If we review buddhist literature since the death of the historical Buddha Shakyamuni almost 2,500 years ago, then we find two basically different views of the nature of the Buddha; (a) that he was a human being who lived and died like us, or (b) that he was not a human being but was some kind of transcendental being or deity, capable of superhuman miracles and not subject to normal human constraints.
The earliest known record of this argument concerning the nature of the Buddha appeared in a work known as the Kathavatthu (Points of Controversy), written around 246 BCE by an elder monk known as Moggaliputta. This text, included in the Abhidhamma Pitaka of the Pali Canon, outlines several examples of the argument surrounding the nature of the Buddha.
In one example the view that the Buddha pervades all regions of space at all times and has the power to suspend the laws of nature, is contrasted with the view that the Buddha exists only where his physical, human body is located, and that he is bound by the same natural laws as are ordinary human beings.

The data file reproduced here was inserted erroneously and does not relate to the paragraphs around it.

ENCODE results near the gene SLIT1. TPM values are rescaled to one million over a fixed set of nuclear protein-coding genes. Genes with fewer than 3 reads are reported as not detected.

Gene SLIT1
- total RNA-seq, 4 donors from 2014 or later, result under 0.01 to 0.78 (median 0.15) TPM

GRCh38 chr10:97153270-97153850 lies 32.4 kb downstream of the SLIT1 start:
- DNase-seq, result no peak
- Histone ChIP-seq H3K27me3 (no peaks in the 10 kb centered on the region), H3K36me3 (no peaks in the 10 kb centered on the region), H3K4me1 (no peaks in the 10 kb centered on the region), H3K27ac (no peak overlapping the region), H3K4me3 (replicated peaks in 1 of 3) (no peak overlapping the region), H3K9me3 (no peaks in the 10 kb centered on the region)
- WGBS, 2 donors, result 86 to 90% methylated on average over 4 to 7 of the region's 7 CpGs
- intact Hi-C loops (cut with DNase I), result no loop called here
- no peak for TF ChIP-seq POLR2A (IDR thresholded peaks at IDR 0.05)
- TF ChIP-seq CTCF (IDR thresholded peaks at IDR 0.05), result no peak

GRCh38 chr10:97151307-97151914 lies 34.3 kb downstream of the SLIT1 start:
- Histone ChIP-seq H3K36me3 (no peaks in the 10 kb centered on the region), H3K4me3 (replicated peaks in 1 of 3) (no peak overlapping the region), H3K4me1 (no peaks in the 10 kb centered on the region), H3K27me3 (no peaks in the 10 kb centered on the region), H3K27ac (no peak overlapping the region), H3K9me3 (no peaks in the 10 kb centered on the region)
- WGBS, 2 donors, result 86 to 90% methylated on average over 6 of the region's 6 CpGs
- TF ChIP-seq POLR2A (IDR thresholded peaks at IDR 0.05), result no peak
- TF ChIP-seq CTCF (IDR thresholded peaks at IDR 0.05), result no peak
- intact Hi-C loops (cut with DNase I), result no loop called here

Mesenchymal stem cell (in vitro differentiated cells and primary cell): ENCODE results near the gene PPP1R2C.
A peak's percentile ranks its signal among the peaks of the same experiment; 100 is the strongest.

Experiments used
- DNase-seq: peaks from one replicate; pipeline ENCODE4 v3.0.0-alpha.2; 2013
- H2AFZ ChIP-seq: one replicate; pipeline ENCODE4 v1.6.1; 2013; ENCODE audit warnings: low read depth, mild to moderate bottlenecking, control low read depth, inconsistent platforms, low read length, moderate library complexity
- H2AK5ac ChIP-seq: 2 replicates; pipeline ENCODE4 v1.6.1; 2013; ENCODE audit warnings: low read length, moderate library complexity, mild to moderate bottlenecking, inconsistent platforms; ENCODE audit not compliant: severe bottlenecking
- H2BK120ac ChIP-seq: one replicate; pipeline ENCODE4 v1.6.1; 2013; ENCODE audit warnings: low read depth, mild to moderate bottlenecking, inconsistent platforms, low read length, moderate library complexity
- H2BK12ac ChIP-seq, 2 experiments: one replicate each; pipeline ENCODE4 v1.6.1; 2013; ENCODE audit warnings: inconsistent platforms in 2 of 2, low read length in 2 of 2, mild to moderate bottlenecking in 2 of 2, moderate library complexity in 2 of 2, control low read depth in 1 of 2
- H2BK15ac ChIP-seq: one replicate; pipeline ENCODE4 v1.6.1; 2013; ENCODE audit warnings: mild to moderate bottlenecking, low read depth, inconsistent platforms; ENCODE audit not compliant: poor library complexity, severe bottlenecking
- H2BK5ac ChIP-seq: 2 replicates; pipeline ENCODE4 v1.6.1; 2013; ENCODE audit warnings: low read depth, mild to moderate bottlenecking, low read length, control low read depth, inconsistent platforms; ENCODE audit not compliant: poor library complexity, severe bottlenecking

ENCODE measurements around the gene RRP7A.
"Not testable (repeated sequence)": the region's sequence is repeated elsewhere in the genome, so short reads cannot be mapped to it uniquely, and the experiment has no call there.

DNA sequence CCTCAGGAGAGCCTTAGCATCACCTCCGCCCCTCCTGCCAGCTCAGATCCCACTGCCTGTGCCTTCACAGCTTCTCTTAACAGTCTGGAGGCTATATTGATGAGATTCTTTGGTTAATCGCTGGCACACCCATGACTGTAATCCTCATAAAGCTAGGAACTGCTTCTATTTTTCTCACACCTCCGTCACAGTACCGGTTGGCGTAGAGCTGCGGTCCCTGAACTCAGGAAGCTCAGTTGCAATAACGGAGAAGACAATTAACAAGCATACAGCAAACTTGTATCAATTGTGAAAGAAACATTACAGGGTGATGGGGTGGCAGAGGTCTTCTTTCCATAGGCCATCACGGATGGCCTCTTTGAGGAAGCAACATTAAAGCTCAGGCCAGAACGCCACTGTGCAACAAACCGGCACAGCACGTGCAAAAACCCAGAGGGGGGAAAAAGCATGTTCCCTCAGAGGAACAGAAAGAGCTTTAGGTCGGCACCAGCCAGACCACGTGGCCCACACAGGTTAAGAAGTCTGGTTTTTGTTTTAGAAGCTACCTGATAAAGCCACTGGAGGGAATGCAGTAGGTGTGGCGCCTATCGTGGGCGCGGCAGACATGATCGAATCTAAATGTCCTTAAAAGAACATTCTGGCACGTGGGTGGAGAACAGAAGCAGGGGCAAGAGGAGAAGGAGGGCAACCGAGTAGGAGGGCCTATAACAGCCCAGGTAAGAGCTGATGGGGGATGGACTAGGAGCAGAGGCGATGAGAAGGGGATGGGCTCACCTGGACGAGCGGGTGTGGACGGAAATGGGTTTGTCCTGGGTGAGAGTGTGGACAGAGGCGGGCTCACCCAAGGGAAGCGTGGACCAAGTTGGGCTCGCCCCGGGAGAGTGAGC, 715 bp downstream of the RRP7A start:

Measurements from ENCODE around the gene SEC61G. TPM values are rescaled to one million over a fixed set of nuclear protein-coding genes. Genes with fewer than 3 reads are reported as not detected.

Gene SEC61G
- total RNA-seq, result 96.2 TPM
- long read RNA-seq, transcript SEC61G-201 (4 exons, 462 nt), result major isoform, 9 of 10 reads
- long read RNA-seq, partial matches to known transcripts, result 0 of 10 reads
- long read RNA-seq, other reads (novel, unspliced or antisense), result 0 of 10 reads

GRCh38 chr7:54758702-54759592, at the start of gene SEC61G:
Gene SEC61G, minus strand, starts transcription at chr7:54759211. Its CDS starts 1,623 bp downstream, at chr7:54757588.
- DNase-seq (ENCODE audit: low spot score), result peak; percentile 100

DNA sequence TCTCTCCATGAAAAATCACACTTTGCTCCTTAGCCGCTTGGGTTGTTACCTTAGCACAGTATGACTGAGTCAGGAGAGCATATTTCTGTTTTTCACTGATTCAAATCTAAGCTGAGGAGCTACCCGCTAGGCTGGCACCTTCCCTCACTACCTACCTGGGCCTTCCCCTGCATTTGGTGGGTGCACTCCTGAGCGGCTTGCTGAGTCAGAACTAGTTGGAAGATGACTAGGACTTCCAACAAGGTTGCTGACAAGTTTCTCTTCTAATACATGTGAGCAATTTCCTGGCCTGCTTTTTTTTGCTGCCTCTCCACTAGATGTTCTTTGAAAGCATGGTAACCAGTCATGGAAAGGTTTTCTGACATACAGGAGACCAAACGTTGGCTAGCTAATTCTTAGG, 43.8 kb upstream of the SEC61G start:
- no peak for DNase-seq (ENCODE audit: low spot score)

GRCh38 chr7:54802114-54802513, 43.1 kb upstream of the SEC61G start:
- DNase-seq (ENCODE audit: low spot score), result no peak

In another example, the view is presented that the Buddha is an eternal entity and that the historical person of Shakyamuni was merely a manifestation or emanation in human form that appeared for the purpose of teaching and guiding human beings. Moreover this emanation had no real need for food and shelter or other material requirements of life, nor did the emanation ever experience any of the unpleasant physical or mental characteristics of a human being, such as physical pain or doubt or uncertainty. The Buddha as eternal entity was also omniscient, being in possession of universal knowledge. This view was contrasted in the Katavatthu with the perspective of the Buddha as a mortal human being just like other mortals, and who, like us, experienced hunger and pain, and was not omniscient. However, among the limited range of topics about which the Buddha did have knowledge, was the vital knowledge of how to overcome the root poisons of greed, hatred and delusion, and thereby end suffering, and achieve lasting peace and contentment.